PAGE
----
Summary (Magill's Literary Annual 2004)
In a profile of James Wood in The New York Times, Dinitia Smith described him as “the most brutal, the most loathed, the most respected literary critic of his day.” Wood has become renowned in literary circles for praising novelists who create characters with depth and who dramatize, rather than merely state, ideas. These writers include Anton Chekhov, D. H. Lawrence, Saul Bellow, Alice Munro, W. G. Sebald, and Norman Rush. More notoriously, Wood has lambasted the likes of Don DeLillo, Thomas Pynchon, Salman Rushdie, and Zadie Smith for their postmodern excesses. Wood criticizes Toni Morrison for her penchant for sentimentality and John Updike for his “puffy lyricism.” Such a critic leaves himself wide open to criticism by venturing into the field of fiction himself, as Wood has with his first novel, The Book Against God.
Tom Bunting is a disappointment to his parents, a source of exasperation to his wife, Jane, and a pitiable figure to his philosophy students at University College, London. Tom is only a temporary lecturer because he has been unable to finish his Ph.D. dissertation on the influence of Epicureans on early modern English thought, despite working on it fitfully for seven years. In fact, he has, in recent months, spent little time even thinking about his dissertation, spending most of his limited energy on writing “The Book Against God,” a philosophical treatise about the vagaries of theology. Tom could save his failing marriage and redeem himself in the eyes of his parents and friends if he could only bring his dissertation to a conclusion, but he is unable to resist the lure of what he calls the BAG: “It has really become my life’s work.”
According to Jane, however, Tom’s life work is lying and avoiding responsibility. The two are intertwined because he lies to avoid responsibilities, such as meeting deadlines for obituaries of philosophers he is supposed to write for a newspaper, paying taxes on his income from the various part-time jobs (most of them demeaning) he has held over the years, responding to invitations to social engagements, and, of course, finishing his Ph.D. As one excuse, he claims that his father has died, only to be punished when his father actually dies. The Book Against God works best when the tone is comic, and Tom is at times like the antihero of a picaresque novel, resembling a toned-down version of Sebastian Dangerfield in J. P. Donleavy’s The Ginger Man (1955). Tom feels persecuted when he tells the truth and no one believes him: “I felt cheated. When I’m not lying I think I should almost get credit for it.” Lying is a way, he feels, of both protecting the truth and discovering it.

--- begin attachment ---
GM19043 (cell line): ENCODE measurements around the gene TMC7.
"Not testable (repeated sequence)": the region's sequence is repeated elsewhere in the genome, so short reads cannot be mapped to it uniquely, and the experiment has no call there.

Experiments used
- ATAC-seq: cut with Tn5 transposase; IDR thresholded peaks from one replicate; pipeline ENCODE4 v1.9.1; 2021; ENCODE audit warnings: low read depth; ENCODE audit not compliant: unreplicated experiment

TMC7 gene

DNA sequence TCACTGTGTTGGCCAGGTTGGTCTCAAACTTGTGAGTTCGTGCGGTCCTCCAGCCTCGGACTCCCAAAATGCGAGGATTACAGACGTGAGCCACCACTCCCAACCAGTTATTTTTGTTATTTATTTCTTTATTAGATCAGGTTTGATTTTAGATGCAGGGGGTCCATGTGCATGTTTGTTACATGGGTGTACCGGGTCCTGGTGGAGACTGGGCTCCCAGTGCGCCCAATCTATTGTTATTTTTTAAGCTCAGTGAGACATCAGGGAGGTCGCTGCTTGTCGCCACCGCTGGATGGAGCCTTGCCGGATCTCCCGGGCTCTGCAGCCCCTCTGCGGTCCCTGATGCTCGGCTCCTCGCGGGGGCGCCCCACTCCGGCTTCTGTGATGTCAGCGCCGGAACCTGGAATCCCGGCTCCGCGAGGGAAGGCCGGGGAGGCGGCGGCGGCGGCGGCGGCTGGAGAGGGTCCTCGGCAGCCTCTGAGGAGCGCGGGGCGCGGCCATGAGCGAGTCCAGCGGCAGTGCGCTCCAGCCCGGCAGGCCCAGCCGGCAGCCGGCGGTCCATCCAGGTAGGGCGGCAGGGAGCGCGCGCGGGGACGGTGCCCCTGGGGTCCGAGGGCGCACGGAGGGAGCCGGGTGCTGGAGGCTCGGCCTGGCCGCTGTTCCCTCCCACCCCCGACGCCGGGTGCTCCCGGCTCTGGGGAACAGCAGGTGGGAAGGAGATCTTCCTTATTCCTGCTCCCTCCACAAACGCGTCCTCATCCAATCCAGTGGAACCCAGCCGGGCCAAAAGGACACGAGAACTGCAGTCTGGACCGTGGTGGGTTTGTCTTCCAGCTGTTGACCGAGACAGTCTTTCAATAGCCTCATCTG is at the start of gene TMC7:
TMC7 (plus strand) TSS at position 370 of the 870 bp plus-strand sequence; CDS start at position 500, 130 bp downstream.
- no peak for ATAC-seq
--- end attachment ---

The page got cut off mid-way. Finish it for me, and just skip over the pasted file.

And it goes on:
Following his father’s funeral, Tom is put on probation by Jane, who will take him back only if he can prove he is no longer a liar. Tom has difficulty understanding his wife’s attitude because she once considered his refusal to accept adult responsibilities to be charming. Tom also irritates Jane by not taking her career seriously. She teaches piano at the Trinity College of Music and is a concert pianist, but only with great effort can Tom even recognize the pieces she plays. (Wood himself is reputed to be an accomplished pianist.) Jane sees her husband’s refusal to embrace her world as emblematic of his essential selfishness, as is his lack of interest in having a child. Then there is his extravagant spending and inability to earn money. Tom tries to placate Jane with gifts such as jewelry, ignoring the fact that it is her money he is spending.
Ever self-justifying, Tom blames his parents’ financially strained way of living for his extravagant taste and avoidance of the ordinary and claims his bad habits did not begin to develop until he met Jane five years earlier. He blames the Ph.D. for forcing him “into an unnatural and weak position with my wife.” Tom thinks Jane inflates the significance of his lies: “God did the same in Eden. After all, Adam’s sin was actually very small, but God inflated its consequences ridiculously.” He is unusually immature for a thirty-one-year-old because his parents have never been able to see him as an adult: “If they only knew . . . of the existence of . . . my Book Against God. Then they would be sorry.”
For all his evasions of responsibility, however, Tom is able to look at himself objectively. He is even appalled by his lies:
Morality aside, lies add to the general confusion of my life, a confusion I sincerely want to reduce. Quite often, I might be happily minding my own business, and then suddenly a mental...
(The entire section is 1876 words.)
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